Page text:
College of Liberal Arts

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College of Liberal Arts Policy on Faculty Mentorship

The College of Liberal Arts expects all tenure-track faculty be assigned a mentor to provide support and guidance as they navigate the university and their career. Departments hiring into the Assistant rank will be asked to verify their commitment to providing a mentor for any new hire.

While not mandatory, we also strongly encourage newly promoted Associate Professors to be assigned a mentor by their department for at least their first three years in rank, and possibly longer if their path toward promotion to full remains unclear. Mentoring activities and relationships for Associate Professors are often as important as those for Assistant Professors. At the Associate rank, meetings should still occur once a semester, when possible, although the frequency of contact between mentors and mentees may be less than for Assistant Professors.

Our expectation is that every senior faculty member participates in formal mentoring activities for their junior colleagues on a regular basis.


Mentoring Guidelines and Best Practices

Mentors and mentees meet at least once each semester, and should be goal-driven and purposeful (see below). While the mentoring program places primary responsibility on mentors to initiate meetings and ensure they take place, mentees should not hesitate to initiate meetings or to check in with their mentors should a specific need arise. All discussions between the mentor and mentee are confidential. This principle is designed to promote complete freedom of expression within the relationship, allowing the mentor and mentee to express thoughts and concerns, understanding that this information will not be communicated outside of those conversations.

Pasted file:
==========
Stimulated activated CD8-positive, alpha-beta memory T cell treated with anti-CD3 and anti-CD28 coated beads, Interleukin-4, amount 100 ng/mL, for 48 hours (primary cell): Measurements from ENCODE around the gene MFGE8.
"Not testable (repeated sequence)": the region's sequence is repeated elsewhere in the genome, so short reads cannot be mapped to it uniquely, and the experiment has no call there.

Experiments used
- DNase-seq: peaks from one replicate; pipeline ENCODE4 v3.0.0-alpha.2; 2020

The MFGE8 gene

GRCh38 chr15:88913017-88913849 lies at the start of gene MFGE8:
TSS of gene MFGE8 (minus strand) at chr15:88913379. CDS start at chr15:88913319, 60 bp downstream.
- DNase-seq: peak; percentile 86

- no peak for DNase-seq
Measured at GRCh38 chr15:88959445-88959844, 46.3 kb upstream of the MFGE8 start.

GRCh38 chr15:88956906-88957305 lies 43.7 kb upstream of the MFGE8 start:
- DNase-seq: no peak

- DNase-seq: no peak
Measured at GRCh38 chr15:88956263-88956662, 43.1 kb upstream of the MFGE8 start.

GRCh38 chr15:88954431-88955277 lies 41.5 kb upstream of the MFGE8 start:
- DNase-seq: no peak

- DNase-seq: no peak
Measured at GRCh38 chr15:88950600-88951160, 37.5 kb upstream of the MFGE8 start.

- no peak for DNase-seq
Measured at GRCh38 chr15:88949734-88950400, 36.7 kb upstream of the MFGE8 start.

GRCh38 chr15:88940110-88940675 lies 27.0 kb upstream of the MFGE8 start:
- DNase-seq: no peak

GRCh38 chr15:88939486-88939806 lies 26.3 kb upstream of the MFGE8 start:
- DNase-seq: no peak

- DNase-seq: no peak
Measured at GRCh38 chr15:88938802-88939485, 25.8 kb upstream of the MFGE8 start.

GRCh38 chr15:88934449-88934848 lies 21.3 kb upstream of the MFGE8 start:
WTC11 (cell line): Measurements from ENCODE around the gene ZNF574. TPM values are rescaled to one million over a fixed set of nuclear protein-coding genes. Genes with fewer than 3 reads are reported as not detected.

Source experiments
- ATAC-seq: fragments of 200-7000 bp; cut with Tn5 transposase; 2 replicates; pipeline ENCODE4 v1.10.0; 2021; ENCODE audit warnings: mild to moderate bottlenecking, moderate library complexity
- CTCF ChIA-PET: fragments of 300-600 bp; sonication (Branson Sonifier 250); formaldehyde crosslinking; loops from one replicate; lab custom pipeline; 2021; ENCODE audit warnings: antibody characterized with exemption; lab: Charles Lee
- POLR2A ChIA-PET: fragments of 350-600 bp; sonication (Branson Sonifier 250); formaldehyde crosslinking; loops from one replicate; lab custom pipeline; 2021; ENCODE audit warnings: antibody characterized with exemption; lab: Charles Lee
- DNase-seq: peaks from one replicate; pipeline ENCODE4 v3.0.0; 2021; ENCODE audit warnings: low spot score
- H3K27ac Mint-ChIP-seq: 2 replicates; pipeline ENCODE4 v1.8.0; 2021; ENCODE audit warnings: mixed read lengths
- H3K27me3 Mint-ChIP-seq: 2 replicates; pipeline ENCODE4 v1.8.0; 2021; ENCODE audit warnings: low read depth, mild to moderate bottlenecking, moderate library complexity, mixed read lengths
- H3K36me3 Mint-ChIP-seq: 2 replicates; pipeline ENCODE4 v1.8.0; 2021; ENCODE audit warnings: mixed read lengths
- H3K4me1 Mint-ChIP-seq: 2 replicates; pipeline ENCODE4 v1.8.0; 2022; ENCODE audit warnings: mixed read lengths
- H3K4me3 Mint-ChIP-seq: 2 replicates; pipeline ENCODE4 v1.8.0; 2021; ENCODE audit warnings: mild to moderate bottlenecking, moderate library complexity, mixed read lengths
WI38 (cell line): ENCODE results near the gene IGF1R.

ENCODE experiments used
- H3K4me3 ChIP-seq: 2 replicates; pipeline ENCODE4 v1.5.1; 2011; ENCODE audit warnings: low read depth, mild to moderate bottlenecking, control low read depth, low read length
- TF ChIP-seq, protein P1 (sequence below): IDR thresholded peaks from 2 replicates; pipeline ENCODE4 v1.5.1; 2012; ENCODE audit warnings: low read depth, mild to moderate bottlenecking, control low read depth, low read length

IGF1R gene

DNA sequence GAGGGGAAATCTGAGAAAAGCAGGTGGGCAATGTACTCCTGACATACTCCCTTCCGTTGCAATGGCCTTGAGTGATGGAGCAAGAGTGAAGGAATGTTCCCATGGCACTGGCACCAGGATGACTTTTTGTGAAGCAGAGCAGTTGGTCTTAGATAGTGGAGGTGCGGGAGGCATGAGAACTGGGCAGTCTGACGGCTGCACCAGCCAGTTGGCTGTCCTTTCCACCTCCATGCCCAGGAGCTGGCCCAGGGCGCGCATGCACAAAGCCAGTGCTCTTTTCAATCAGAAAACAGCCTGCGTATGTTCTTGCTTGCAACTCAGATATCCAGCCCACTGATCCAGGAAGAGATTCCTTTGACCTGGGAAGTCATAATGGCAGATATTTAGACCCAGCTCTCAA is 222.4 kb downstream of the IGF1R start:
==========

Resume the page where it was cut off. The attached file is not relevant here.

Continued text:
Meeting topics can include but are not limited to:

  • overall career trajectory including 1-, 3-. 5-, and 10-year goals
  • research and publication
  • number and nature of conference presentations
  • leave policy and leave plans
  • applications for external funding (and their timing)
  • grant-writing advice
  • amount of university and professional service (including when and how it is appropriate to decline service requests)
  • teaching undergraduates
  • graduate teaching and advising
  • progress toward promotion
  • annual teaching observation and feedback after attending at least one course
  • preparation for Promotion and Tenure